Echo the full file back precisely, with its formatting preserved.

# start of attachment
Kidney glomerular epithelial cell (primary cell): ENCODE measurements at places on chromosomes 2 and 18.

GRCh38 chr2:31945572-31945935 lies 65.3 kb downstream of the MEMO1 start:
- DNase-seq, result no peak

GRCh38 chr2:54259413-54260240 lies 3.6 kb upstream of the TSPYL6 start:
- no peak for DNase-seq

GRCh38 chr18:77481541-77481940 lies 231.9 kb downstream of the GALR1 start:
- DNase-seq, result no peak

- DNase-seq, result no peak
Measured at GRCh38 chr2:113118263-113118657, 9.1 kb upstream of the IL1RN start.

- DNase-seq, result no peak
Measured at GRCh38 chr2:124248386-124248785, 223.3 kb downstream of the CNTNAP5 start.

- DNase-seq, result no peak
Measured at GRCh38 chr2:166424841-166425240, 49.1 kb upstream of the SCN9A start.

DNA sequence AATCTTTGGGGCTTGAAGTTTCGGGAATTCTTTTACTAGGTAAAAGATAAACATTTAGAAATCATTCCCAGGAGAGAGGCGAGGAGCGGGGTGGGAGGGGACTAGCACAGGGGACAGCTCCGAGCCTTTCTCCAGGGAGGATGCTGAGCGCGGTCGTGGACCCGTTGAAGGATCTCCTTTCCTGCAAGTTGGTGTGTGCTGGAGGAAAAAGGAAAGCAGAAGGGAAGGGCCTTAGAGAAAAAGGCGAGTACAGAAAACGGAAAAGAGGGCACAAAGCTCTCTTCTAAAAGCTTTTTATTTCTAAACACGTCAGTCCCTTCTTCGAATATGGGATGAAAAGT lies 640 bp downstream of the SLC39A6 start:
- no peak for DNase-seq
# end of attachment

Kidney glomerular epithelial cell (primary cell): ENCODE measurements at places on chromosomes 2 and 18.

GRCh38 chr2:31945572-31945935 lies 65.3 kb downstream of the MEMO1 start:
- DNase-seq, result no peak

GRCh38 chr2:54259413-54260240 lies 3.6 kb upstream of the TSPYL6 start:
- no peak for DNase-seq

GRCh38 chr18:77481541-77481940 lies 231.9 kb downstream of the GALR1 start:
- DNase-seq, result no peak

- DNase-seq, result no peak
Measured at GRCh38 chr2:113118263-113118657, 9.1 kb upstream of the IL1RN start.

- DNase-seq, result no peak
Measured at GRCh38 chr2:124248386-124248785, 223.3 kb downstream of the CNTNAP5 start.

- DNase-seq, result no peak
Measured at GRCh38 chr2:166424841-166425240, 49.1 kb upstream of the SCN9A start.

DNA sequence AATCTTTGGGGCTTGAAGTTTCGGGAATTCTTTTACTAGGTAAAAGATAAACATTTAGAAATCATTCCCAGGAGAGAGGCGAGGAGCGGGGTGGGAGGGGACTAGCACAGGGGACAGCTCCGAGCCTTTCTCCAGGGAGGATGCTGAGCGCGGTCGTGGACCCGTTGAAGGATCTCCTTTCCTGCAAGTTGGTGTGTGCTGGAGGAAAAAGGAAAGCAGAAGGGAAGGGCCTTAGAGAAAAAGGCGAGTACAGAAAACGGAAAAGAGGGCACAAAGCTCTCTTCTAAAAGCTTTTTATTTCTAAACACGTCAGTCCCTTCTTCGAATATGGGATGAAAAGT lies 640 bp downstream of the SLC39A6 start:
- no peak for DNase-seq